Which container scheduler?

The information on this page is written for Vamp v0.9.2

Vamp can run on top of Mesos/Marathon, DC/OS, Kubernetes and Rancher (Docker Swarm support is coming soon). In case you’re “greenfield” and don’t have anything selected or running yet, here are some high-level pointers to help you make an informed decision:

Whichever option you choose now, Vamp is container systems agnostic, so all your blueprints and workflows will keep on working if you decide to switch in the future *.

Working with big data

If you are working with typical big data solutions like Kafka, Cassandra or Spark (often combined in something called SMACK stack), and/or want to run not only containers on your cluster it makes sense to investigate Mesos/Marathon first. A lot of big data frameworks can run as native Mesos frameworks and you can combine the underlying infrastructure to share resources between these frameworks running on Mesos and your containers running inside Marathon (which is a Mesos framework in itself).

Add in commercial support

If you have the same requirements as described above, but you’re more comfortable buying commercial support, moving towards DC/OS makes sense. DC/OS is based on Mesos/Marathon, but adds additional features and a fancy UI. You can purchase commercial DC/OS support or buy an enterprise version from Mesosphere (the company that initiated Mesos and Marathon).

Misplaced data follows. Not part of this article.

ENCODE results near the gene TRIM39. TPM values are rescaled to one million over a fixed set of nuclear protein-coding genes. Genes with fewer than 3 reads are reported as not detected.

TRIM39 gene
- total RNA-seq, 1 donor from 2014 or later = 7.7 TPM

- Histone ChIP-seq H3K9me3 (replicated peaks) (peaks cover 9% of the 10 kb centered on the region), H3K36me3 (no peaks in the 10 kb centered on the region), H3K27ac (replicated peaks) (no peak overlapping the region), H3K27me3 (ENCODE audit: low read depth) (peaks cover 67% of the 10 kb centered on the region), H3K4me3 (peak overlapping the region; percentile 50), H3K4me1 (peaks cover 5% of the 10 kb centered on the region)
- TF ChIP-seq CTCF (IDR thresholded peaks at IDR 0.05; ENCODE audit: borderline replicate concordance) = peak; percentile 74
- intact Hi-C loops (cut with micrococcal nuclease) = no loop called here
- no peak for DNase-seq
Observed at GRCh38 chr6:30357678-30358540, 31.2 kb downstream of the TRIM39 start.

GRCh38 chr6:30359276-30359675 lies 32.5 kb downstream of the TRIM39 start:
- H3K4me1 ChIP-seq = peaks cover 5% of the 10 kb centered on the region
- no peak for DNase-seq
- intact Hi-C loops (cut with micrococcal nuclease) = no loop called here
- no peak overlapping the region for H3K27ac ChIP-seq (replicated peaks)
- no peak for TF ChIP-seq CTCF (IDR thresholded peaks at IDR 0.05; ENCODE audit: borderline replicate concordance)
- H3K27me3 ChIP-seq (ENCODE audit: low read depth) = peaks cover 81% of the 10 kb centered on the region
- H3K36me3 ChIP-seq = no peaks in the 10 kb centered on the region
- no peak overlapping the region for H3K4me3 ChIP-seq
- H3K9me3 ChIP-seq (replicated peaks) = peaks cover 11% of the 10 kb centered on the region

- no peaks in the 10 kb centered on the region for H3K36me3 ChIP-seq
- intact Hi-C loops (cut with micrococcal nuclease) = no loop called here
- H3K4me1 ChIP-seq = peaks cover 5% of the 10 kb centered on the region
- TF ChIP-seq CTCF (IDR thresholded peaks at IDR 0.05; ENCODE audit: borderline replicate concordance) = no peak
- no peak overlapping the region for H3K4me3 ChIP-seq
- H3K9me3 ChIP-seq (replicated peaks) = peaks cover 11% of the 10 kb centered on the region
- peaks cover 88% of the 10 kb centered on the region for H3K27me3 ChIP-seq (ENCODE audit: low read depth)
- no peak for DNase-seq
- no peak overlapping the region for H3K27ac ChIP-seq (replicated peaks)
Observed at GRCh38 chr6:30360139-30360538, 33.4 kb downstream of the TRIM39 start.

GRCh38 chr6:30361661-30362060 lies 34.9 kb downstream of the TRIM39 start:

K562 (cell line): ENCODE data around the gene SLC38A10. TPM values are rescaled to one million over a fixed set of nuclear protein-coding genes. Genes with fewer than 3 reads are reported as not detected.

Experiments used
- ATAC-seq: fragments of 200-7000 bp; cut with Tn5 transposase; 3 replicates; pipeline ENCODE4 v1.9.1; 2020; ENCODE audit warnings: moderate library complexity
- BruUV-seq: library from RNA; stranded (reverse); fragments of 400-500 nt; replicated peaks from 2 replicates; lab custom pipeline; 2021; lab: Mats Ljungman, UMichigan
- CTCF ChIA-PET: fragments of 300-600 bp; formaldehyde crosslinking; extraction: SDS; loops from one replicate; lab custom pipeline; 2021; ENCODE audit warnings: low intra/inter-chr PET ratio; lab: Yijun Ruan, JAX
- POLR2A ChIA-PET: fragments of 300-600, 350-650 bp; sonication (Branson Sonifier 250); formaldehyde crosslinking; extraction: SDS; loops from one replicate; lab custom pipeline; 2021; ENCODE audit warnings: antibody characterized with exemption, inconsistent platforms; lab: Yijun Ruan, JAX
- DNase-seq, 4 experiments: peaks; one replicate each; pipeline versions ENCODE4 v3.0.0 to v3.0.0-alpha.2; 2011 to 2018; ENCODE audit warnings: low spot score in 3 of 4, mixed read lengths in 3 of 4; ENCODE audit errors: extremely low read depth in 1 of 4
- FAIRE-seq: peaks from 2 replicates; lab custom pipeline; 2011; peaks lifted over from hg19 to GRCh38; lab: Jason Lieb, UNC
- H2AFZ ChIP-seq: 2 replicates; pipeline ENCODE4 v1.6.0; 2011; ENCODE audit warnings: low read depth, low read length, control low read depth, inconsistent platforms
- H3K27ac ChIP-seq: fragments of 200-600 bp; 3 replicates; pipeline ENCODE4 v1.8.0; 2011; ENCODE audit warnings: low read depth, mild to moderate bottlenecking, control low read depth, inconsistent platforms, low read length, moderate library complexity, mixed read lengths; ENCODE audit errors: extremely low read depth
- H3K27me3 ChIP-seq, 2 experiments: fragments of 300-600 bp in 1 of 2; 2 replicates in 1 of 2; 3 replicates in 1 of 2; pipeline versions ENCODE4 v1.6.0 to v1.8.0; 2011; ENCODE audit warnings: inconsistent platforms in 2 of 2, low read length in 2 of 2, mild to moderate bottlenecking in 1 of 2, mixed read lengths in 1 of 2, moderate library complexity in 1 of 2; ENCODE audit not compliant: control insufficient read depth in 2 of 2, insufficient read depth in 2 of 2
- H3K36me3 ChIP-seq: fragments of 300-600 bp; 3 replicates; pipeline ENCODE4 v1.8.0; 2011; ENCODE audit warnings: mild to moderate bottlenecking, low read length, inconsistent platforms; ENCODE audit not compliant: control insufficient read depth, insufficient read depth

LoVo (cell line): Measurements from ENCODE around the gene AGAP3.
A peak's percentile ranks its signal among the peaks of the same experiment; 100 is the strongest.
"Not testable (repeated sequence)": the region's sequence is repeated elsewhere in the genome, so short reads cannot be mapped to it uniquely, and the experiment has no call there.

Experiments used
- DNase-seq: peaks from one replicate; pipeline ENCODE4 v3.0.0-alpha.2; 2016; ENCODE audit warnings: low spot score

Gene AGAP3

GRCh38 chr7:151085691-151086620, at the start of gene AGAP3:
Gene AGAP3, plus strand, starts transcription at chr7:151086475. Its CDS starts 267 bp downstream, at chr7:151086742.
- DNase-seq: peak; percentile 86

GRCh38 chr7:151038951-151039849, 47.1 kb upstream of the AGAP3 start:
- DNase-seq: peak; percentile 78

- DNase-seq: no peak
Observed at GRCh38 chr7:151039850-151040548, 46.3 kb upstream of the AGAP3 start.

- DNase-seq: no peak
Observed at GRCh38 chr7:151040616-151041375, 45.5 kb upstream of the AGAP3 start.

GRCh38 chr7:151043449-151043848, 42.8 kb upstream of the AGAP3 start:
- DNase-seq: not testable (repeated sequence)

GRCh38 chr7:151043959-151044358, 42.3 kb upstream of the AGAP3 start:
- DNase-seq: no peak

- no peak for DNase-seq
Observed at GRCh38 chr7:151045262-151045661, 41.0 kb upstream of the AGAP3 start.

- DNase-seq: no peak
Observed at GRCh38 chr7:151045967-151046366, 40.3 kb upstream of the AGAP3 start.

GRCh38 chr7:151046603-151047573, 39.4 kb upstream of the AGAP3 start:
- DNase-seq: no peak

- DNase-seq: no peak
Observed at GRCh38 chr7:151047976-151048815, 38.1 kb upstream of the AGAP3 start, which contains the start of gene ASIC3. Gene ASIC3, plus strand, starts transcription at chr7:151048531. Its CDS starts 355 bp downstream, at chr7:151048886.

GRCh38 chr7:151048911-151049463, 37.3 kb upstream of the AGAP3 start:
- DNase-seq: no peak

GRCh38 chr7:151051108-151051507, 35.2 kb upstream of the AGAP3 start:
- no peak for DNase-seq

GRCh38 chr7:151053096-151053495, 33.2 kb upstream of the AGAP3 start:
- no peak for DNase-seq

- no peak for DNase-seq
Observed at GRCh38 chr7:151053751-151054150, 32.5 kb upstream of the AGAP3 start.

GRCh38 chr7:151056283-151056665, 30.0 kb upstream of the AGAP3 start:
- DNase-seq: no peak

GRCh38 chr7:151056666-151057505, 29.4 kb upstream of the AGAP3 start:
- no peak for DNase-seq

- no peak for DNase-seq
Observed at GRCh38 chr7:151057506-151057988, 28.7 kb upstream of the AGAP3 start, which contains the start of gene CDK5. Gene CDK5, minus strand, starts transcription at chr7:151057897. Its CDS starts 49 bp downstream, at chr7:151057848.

Hosted solution

If you’re looking for a hosted version of DC/OS you could investigate Azure Container Service which let’s you choose between DC/OS or Docker Swarm.

Running web-based applications

If you’re solely interested in running (micro)services, APIs and other web-based applications, Kubernetes is an integrated cluster-manager and -scheduler, and is specifically designed for running containers with web-focused payloads.

Add in commercial support

At this point, commercial support and fancy dashboards are less easy to find for Kubernetes. However, Kubernetes is the scheduler used in Redhat software (Openshift V3), so if your company used Redhat software this might make sense to investigate.

hosted solution

A hosted version of Kubernetes is available from Google (Google Container Engine).

Managing (virtual) infrastructure

If you want to manage and provision (virtual) infrastructure as well as manage and run containers, Rancher is a viable option. Rancher provides a Docker or Kubernetes based container scheduler and adds infrastructure provisioning with a nice graphical UI.

Just running Docker

If you want to stay within the Docker ecosystem, Vamp works nicely with (single machine) Docker. Docker Swarm support is coming up soon.

* Note that Vamp dialects and some specific metric store settings are scheduler or container cloud specific.

What next?